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Weather’s fine, let’s make some hay

June 17, 2010

Makin’ Hay

Good morning Dear Reader.  Well, the weather has been nice in the Greater Bippus Area (GBA), and the weather forecasters predicted a sunny day yesterday, a sunny day today, and a sunny day tomorrow, with a chance of afternoon thunderstorms.  That means that it is time to “make hay”.

Hay is grass, clover, alfalfa and/or other herbaceous plant material that is fed to livestock.  Haymaking, what some would call “doing the hay” is a multiple step process that starts with cutting, continues with drying, processing and finally storing.  Livestock farmers go through this process in the summer so that they can feed their animals during the winter.

Hay in the field

A fresh, green round bale of hay, just out of the baler

Look at that nice, big green round bale of hay!  The first step in the haymaking process is judging when to cut it.  Generally, this happens during a two week window, where the grass is fully leafed out, and the flowers are nearly full, or (almost) ready to make seed. The hay is mowed and placed into a windrow.

Hay mower

Tractor view of mower, making a windrow

Once the hay is cut and placed in windrows, the drying process begins.  One opinion is that the windrow should be raked when the mowed hay is about 40% dried.  That allows the leaves to be moist enough to remain intact.  There are several types of raking devices.  Most common in the GBA are tractor towed devices like this rotary rake:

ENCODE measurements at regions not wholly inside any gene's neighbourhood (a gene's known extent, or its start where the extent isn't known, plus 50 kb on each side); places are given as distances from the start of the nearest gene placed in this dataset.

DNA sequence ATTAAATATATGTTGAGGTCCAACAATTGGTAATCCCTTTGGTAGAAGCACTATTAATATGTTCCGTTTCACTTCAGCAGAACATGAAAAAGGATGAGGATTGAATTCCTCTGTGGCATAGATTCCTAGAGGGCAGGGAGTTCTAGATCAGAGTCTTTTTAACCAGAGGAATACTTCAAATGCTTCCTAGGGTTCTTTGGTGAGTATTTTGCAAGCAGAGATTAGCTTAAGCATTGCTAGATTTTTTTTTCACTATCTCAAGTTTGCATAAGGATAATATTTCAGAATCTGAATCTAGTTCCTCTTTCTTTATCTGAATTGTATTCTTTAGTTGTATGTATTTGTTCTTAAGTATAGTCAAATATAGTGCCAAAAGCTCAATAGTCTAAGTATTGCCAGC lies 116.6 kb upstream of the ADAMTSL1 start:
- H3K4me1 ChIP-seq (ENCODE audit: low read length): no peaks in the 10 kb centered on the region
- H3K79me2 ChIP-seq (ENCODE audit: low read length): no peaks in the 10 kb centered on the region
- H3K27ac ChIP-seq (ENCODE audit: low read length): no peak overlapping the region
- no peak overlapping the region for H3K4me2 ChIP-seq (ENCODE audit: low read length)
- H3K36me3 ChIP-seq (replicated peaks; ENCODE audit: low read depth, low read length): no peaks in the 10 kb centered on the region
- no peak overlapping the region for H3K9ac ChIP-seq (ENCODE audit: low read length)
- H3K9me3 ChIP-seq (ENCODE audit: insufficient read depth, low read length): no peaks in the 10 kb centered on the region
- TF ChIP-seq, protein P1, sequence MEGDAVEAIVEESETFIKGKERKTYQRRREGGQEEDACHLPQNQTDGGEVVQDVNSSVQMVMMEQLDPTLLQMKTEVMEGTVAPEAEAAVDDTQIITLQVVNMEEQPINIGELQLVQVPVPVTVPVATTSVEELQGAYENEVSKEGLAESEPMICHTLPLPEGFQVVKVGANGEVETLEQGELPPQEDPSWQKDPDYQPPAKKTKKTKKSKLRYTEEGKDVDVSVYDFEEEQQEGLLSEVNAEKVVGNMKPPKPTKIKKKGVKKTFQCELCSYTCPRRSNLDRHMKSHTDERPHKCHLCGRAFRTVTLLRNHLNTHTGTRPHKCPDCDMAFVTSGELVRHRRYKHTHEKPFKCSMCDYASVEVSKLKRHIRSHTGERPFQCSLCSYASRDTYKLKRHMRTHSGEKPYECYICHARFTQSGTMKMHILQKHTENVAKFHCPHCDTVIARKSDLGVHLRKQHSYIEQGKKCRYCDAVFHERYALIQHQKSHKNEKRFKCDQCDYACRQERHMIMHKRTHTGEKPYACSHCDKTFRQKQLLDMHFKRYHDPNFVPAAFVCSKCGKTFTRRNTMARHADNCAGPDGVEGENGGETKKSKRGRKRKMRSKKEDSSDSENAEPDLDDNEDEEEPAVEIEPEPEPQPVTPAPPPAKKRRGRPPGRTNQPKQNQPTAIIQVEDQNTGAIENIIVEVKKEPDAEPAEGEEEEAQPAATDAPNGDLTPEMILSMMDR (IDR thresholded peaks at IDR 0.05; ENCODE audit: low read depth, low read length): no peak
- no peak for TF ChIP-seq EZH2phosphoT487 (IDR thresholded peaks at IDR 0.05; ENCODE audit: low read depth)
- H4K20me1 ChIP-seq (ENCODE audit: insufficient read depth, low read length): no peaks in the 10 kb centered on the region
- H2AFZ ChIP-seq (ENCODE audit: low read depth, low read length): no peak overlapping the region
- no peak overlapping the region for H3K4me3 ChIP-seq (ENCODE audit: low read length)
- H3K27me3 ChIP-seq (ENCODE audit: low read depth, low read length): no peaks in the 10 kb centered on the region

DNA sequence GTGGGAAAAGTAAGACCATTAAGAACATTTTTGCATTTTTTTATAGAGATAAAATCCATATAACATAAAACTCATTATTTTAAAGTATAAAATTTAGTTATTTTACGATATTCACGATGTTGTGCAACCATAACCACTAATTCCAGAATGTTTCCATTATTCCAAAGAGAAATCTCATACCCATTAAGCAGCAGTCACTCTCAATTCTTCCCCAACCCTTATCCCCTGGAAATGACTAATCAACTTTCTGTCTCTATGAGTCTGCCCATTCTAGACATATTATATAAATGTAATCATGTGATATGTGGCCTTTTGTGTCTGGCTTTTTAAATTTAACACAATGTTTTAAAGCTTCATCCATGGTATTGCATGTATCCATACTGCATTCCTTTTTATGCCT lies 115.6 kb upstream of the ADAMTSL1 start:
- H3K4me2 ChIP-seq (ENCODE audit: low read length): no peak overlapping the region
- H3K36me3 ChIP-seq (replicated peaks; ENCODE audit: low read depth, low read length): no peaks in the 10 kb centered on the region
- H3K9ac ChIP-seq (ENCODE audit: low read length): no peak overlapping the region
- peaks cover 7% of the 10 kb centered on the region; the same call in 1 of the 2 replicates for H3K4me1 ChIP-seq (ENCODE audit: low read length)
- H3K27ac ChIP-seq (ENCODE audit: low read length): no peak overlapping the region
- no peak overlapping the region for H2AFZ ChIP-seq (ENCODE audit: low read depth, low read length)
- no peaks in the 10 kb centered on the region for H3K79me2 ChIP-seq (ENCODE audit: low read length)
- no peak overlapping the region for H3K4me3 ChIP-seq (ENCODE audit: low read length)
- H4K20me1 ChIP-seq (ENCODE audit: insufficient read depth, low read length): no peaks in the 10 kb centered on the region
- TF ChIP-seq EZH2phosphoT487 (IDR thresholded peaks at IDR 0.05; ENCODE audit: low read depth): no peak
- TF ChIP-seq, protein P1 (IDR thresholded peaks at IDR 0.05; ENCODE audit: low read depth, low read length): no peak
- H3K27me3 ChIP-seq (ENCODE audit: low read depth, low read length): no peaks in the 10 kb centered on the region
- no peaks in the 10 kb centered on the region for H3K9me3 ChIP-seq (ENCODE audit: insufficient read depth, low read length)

Rotary hay rake

A rotary style hay rake

Once the hay has been sun dried to the level preferred by the farmer, it is raked to allow the sun to dry the other side.  Another style of rake is the tedder:

hay rake known as a tedder

The hay tedder in action

The hay tedder spreads the windrows, throwing the hay out evenly over the field.  This allows for more efficient drying.  Later today we will tedder this field again to let the underside of this cut hay dry in the afternoon sun.

When the hay gets dry enough for long term storage, it will be baled and moved into its long term storage location.  We hope to have some good photos of the baling process in a future post.


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